3.The IRS is delinking the FBAR issue from the tax return issue. (This is what OVDI failed to do). In other words (at least the way I read this), you could owe some tax and still plead “reasonable cause” on the FBAR issue.
4. The IRS has given examples which create a possible basis for a finding of “reasonable cause”. Once again – this is NOT legal advice – 0r any other kind of advice. You and your adviser must read these examples carefully and consider your specific facts. The examples appear to fit the circumstances of many typical U.S. citizens living abroad.
5. The IRS is requiring returns to be filed for the last six years – presumably the 2005 – 2010 years. As you know OVDI required the filing of returns for eight years.
This is not intended to be legal advice (or any other kind of advice), but if you are considering OVDI you should also be aware of the 2011 FS.
Once again thanks to Mr. Mopsick for his participation. His mission: “to boldly go where no lawyer had gone before!”
Dear Renounce: thank you for this because you’ve reminded me to address one of the biggest common themes I am seeing in all the threads on the IBS blog during the short week we have been writing: the notion that you can think of the IRS and the word “trust” in the same way you might use it if you were talking to a teen age son or your boss. The words “IRS” and “trust” are, as the lawyers say, “inapposite”. But, that doesn’t mean either that the IRS as an institution functions like some kind of 1950’s Soviet propaganda unit. It’s a big chuck of what Washington calls the Federal Triangle which was built in the 30’s between the White House and Capitol Hill between Penn. and Constitution Avenues. The IRS has a lot of buildings in the D.C. area but headquarters, or the National Office in IRS-speak, takes up two huge blocks between 10th and 12th Streets. The IRS is far too big and muscle bound to ever function as a monolithic evil force, ever conspiring to find new ways to make life miserable for the common man. I was an insider. I worked there. It’s not the way you think. The work atmosphere is very congenial and friendly. If anything, in terms of the IRS’s corporate culture, you might say that the people who work there are almost motivated by a sense of fear. They don’t sit around dreaming of ways they can screw people, they sit around and try to figure out how NOT to get yelled at. The IRS is actually afraid of it’s own shadow. The IRS is afraid of a whole bunch of things: criticism from Congress, the powerful National Treasury Employees Union, the press, their own bosses and the other people above them, the GAO, the Treasury Inspector General, the National Taxpayer Advocate, the various bar associations including the ABA and the New York City Taxation Sections. But most importantly they are afraid of you, Renounce, and the Isaac Brock Society. They are afraid that some people may think that the very existence of the IBS means the IRS isn’t doing its job. That ‘s not true but they are afraid some people may think that.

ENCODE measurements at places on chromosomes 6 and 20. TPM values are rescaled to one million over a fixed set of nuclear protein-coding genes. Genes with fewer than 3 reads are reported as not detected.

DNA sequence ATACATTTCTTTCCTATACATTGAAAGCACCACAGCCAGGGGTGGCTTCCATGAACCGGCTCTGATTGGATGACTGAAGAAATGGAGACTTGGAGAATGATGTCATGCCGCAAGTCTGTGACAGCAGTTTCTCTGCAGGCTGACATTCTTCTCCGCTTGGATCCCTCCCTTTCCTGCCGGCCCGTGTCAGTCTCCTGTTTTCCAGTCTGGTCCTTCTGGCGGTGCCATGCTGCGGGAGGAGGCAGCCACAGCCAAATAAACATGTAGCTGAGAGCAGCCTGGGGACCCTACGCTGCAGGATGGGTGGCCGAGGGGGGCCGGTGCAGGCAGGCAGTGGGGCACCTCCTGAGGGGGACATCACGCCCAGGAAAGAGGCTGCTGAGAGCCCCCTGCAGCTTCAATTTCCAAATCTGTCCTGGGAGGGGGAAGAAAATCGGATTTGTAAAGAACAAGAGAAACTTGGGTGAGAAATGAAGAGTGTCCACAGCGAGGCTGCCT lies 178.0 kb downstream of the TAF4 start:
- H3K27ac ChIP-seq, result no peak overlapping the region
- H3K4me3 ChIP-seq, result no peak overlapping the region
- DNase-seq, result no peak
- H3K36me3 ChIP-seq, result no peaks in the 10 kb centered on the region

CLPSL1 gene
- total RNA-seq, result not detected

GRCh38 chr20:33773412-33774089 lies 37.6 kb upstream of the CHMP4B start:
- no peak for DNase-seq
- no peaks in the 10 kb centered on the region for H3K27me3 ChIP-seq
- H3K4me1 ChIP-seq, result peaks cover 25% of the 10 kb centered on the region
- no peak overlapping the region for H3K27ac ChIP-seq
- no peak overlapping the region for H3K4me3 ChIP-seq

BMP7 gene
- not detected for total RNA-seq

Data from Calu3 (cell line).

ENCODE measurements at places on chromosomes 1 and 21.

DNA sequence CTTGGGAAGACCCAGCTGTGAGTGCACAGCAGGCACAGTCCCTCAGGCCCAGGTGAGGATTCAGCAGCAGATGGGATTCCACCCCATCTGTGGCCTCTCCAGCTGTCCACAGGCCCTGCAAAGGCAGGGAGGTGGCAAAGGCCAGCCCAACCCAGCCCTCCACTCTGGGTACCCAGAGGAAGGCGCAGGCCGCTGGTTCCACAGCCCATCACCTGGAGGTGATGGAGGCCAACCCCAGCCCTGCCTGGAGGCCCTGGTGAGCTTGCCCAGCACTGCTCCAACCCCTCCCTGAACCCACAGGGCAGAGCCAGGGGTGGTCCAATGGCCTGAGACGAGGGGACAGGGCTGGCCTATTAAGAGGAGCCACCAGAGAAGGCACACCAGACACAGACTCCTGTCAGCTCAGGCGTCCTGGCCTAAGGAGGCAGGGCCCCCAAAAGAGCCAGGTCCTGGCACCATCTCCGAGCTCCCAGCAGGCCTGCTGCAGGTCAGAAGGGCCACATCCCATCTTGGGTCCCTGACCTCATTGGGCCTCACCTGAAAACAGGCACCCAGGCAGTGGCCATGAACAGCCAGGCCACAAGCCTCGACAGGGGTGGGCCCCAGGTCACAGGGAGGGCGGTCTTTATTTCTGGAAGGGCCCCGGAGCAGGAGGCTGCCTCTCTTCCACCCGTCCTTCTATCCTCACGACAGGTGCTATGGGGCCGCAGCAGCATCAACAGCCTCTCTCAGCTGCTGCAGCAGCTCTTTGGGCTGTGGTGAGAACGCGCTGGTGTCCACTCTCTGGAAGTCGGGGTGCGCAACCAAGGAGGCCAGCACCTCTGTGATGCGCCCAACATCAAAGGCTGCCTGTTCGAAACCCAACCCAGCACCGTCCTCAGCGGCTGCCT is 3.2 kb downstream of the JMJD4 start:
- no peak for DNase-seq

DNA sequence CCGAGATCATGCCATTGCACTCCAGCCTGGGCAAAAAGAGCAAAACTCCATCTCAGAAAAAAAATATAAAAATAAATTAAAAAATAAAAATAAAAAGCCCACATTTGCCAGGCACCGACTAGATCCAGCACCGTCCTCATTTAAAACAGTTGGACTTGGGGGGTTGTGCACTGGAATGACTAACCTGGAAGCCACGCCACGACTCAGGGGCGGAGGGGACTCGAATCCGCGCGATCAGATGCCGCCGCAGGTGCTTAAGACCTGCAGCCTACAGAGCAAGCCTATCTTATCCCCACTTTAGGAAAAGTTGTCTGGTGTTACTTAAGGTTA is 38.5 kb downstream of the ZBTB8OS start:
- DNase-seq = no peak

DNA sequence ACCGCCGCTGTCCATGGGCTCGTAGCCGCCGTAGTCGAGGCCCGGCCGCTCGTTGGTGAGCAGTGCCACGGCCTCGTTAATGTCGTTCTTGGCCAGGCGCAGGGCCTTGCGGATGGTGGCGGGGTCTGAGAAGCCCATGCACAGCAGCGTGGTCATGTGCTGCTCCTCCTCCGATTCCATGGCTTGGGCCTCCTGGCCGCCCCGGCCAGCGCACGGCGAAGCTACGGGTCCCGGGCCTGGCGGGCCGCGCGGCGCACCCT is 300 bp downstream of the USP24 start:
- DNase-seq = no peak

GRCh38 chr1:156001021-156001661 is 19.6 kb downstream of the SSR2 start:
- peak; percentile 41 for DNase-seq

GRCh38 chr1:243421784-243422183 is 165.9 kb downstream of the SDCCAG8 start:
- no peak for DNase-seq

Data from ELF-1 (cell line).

You may also be surprised to hear that the IRS is easy to fight, easy to push back, and when they really mess up badly, there are a lot of people to call to complain to until you get to someone with the power and willingness to use the words “stop” and “no” to their subordinates.
You will be seeing results as soon as the conversations between Canadian Government leaders and key people in Washington are reflected in published relief for the overwhelming number of Canadian citizens who don’t have to worry at all about FATCA.